"We're blessed in Arkansas this year," Gary Margolis, owner and president of Gem Tomato & Vegetable Sales Inc., headquartered in Boca Raton, FL, told The Produce News May 24. "The storms and tornados have fallen to the north and to the south of Triple M Farms, our growing partners in Hamburg, Arkansas."
Triple M Farms is a four-generation, family-owned operation and a partnership between the Meeks and Moffatt families. The owners, James Meeks and Wendell Moffatt, have been lifelong friends and are partners who have left the antiquated tomato auction system and opened a state-of-the-art facility.
Gem Tomato has worked with Triple M for decades in what Mr. Margolis said is a strong partnership, but added that it was a tough winter for tomato lovers.
"Back-to-back bad weather in Florida and Mexico caused a major shortage," he said. "Heavy rains in the Palmetto and Ruskin areas of Florida delayed the spring season and caused a lot of disease pressure. These areas typically have an abundance of tomatoes in April and May, but production was reduced this year. That deal came and went leaving a big void."
The result is that the demand on tomatoes from Arkansas will be very strong. Mr. Margolis said that it is the first of the two vine-ripe deals of the summer. Arkansas' tomato program runs from June 10 to July 20, giving Gem Tomato a good punch for the July 4 holiday.
"Triple M planted aggressively one week earlier than normal due to good weather conditions," said Mr. Margolis. "These guys are true experts at what they do. Hybrid tomatoes are difficult to grow. They take a lot of attention, which has caused many growers to drop out of producing them. Triple M has picked up small parcels of high-quality ground, which helps to reduce the disease problem."
Triple M also rotates, leaving the fields fallow for periods of time in order to ensure better quality and yields.
"The fields look excellent this year," said Mr. Margolis. "We expect a great yield and good quality fruit. Triple M is anticipating a one-week early start to the season."
He said that regional demand and high fuel prices are keeping Arkansas tomato distribution closer to home. Distribution has narrowed somewhat over the past several years, and today most supply goes to the Midwest.
"We don't focus on how high prices will be in any given year, including one like this where the demand will be high," said Mr. Margolis. "We focus on building relationships with customers and getting fair prices. A good portion of our Arkansas tomatoes are committed, and to the right people. Some are on contract and others on open market, but the product is spoken for before harvesting starts."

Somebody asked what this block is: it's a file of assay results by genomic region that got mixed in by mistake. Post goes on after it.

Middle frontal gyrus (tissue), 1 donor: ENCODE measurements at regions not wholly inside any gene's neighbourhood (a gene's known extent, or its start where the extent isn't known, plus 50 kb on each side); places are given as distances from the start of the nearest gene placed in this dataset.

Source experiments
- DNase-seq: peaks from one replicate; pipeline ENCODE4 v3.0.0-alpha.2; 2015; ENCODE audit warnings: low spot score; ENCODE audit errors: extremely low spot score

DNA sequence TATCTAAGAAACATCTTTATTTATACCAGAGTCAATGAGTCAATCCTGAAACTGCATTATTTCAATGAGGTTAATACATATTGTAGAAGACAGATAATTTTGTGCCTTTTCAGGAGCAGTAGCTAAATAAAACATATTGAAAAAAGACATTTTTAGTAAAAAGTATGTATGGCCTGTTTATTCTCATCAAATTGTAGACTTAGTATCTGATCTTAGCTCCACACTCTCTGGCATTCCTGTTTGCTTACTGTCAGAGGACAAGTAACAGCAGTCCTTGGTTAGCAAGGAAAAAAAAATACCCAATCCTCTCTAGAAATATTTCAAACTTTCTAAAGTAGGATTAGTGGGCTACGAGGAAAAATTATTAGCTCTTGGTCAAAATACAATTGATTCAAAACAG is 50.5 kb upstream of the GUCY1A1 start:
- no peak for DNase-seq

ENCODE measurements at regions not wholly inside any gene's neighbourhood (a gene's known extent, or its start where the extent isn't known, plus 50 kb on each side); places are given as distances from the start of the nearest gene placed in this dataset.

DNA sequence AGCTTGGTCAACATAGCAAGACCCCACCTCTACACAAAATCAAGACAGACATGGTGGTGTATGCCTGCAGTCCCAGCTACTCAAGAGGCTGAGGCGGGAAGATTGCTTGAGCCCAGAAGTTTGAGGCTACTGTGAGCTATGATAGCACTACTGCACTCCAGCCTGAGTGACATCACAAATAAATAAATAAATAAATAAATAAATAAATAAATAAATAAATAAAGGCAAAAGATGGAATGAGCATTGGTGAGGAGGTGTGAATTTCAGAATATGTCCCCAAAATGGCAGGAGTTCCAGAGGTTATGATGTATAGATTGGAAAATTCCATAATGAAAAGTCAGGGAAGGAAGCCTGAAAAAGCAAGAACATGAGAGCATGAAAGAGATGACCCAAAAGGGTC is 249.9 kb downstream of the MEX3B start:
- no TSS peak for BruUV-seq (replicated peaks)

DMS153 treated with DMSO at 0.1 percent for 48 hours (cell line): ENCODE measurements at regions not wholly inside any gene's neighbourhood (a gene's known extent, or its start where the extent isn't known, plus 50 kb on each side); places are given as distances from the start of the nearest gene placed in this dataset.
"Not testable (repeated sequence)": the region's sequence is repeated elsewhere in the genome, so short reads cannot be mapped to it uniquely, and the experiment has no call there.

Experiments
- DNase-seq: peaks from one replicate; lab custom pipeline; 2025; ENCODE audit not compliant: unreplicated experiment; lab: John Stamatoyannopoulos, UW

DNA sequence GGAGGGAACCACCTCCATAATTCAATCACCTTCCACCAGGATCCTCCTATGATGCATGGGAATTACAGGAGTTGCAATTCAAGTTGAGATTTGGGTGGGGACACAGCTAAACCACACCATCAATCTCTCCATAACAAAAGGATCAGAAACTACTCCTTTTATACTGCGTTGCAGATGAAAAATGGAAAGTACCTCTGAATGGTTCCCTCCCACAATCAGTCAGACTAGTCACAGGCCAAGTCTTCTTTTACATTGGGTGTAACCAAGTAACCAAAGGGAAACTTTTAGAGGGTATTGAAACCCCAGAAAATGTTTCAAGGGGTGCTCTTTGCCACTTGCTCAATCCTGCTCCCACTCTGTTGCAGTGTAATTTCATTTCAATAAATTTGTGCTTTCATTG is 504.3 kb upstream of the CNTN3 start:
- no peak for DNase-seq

Mr. Margolis, who has been in the tomato business for 30 years, was originally producing mature green tomatoes in Florida. His business has turned full circle, and his attention is now focused on 100 percent vine-ripe field product.
"Our local movement has helped our spring and summer programs," he explained. "We work with small and moderate size growers who want to do a good job. We're still here and surviving in an industry that has seen its share of adversity."
The greenhouse industry has caused some pressure on field tomato production, Mr. Margolis said, noting that reduced acreage over the years is a sure sign of this.
"On the other hand, if we didn't have greenhouse product, what would have happened this past winter?" he wondered. "There simply would not have been tomatoes on the shelf."
Despite the added competition from the greenhouse industry, he said that people are still committed to field-grown vine-ripened product.
"No one will ever take that away from us," he said. "When we're producing, we have the ability to offer an abundance of well-priced and high-quality product.
"We're status quo this year, and we're on a path that we're very comfortable with today," he added. "We're excited about the summer movement and about our future."